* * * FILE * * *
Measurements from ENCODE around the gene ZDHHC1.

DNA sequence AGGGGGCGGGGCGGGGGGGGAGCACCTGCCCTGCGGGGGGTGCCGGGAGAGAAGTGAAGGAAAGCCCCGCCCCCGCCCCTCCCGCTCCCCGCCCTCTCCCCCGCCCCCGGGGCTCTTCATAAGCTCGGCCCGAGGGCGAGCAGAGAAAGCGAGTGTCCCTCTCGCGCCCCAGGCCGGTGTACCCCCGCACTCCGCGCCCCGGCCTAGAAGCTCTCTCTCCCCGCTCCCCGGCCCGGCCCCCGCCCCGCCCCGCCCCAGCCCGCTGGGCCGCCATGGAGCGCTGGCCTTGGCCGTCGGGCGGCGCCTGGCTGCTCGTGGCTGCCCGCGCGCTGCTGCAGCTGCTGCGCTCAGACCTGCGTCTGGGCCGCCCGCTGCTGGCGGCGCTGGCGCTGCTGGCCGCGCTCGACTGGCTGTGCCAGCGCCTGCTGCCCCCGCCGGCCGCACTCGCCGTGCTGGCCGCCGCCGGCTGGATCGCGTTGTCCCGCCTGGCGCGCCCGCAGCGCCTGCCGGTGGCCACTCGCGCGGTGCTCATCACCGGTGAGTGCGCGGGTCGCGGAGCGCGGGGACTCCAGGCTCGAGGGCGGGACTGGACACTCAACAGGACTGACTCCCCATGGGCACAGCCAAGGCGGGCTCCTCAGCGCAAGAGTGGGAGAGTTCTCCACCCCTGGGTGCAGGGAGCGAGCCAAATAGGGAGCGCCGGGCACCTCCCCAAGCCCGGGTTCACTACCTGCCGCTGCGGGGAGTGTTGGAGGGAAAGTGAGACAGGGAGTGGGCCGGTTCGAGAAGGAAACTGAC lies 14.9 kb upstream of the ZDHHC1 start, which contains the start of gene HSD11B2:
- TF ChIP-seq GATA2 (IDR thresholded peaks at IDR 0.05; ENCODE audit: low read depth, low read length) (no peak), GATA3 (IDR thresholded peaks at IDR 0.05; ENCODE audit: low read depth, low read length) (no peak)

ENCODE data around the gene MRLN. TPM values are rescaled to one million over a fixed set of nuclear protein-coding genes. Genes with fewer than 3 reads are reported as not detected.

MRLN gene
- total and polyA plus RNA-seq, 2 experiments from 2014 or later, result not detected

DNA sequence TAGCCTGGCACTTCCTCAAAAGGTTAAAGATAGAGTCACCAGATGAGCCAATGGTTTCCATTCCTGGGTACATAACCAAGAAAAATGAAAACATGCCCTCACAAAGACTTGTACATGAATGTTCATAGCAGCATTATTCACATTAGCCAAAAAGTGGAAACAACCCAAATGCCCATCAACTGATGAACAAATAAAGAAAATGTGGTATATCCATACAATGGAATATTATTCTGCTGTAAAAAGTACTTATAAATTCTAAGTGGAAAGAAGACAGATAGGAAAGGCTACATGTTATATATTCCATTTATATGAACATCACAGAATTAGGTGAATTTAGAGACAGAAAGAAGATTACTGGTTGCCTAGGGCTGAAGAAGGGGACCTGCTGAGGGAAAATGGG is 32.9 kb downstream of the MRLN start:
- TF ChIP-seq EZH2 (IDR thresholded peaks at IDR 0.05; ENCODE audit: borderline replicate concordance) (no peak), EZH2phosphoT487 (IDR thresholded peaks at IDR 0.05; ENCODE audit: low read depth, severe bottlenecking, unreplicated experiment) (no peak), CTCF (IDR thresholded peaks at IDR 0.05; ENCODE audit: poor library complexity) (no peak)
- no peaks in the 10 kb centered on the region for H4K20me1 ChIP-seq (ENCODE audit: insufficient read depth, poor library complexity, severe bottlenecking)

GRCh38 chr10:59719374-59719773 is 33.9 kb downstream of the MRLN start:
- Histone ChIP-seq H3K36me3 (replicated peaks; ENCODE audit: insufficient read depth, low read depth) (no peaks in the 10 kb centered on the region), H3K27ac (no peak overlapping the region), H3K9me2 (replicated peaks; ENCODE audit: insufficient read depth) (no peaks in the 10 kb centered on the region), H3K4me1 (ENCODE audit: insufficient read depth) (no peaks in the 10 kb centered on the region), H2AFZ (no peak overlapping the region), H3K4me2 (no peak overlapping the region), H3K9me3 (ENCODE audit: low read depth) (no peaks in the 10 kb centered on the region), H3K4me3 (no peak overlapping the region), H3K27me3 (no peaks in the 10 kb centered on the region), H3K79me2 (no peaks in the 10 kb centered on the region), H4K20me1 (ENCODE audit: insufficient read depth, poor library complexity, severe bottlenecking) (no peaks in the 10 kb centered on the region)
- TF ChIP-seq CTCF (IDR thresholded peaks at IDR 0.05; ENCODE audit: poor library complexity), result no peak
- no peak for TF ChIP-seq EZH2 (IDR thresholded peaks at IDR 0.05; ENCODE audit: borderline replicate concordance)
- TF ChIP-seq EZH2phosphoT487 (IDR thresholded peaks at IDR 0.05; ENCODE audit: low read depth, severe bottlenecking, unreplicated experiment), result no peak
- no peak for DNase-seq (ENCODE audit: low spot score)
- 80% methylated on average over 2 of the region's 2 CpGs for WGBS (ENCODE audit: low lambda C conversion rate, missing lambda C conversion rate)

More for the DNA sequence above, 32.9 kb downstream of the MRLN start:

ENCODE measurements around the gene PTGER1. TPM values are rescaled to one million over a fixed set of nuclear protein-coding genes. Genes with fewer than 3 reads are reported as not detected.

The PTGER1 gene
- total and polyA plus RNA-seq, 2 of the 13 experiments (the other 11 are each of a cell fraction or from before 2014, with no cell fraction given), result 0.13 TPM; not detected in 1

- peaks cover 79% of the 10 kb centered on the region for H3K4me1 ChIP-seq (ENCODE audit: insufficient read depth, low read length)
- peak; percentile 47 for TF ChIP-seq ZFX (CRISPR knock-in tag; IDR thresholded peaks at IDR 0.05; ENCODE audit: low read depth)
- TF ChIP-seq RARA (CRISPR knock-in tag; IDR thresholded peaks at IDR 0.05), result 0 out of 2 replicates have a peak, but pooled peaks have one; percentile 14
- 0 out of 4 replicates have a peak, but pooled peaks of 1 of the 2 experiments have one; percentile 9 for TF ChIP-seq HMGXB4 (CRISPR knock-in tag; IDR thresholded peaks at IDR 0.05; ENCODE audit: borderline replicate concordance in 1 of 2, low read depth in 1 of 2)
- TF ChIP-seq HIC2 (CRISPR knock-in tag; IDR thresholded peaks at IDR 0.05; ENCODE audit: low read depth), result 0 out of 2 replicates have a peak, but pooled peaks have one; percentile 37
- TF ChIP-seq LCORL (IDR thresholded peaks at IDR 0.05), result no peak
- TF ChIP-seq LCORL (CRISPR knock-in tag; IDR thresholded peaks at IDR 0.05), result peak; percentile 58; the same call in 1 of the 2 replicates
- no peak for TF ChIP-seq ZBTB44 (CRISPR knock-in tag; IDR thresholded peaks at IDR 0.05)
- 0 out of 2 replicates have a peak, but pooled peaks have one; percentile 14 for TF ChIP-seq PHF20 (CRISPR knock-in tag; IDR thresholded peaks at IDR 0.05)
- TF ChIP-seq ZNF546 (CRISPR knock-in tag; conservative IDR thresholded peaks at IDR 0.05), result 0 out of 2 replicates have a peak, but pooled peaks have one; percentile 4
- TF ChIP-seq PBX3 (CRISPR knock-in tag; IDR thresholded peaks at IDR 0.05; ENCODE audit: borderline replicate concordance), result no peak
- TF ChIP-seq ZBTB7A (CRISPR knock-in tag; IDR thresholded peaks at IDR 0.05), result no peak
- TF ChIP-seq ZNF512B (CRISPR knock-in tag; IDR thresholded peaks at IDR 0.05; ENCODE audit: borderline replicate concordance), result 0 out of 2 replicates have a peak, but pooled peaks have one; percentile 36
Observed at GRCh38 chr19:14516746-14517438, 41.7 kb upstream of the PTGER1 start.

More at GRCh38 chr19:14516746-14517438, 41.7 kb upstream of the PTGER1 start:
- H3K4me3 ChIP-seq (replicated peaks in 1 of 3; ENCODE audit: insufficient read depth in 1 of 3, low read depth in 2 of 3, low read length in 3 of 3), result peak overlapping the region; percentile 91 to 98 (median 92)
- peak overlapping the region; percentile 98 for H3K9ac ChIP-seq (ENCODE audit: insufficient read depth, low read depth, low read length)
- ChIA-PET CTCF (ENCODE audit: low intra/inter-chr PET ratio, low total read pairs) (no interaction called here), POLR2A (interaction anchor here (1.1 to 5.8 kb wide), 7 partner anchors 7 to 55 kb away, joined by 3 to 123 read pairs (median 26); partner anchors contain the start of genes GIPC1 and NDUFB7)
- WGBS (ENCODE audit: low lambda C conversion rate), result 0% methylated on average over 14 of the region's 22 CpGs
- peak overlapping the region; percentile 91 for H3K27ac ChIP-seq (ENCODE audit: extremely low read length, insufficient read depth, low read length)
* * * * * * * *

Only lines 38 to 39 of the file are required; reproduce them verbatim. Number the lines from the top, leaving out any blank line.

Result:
- ChIA-PET CTCF (ENCODE audit: low intra/inter-chr PET ratio, low total read pairs) (no interaction called here), POLR2A (interaction anchor here (1.1 to 5.8 kb wide), 7 partner anchors 7 to 55 kb away, joined by 3 to 123 read pairs (median 26); partner anchors contain the start of genes GIPC1 and NDUFB7)
- WGBS (ENCODE audit: low lambda C conversion rate), result 0% methylated on average over 14 of the region's 22 CpGs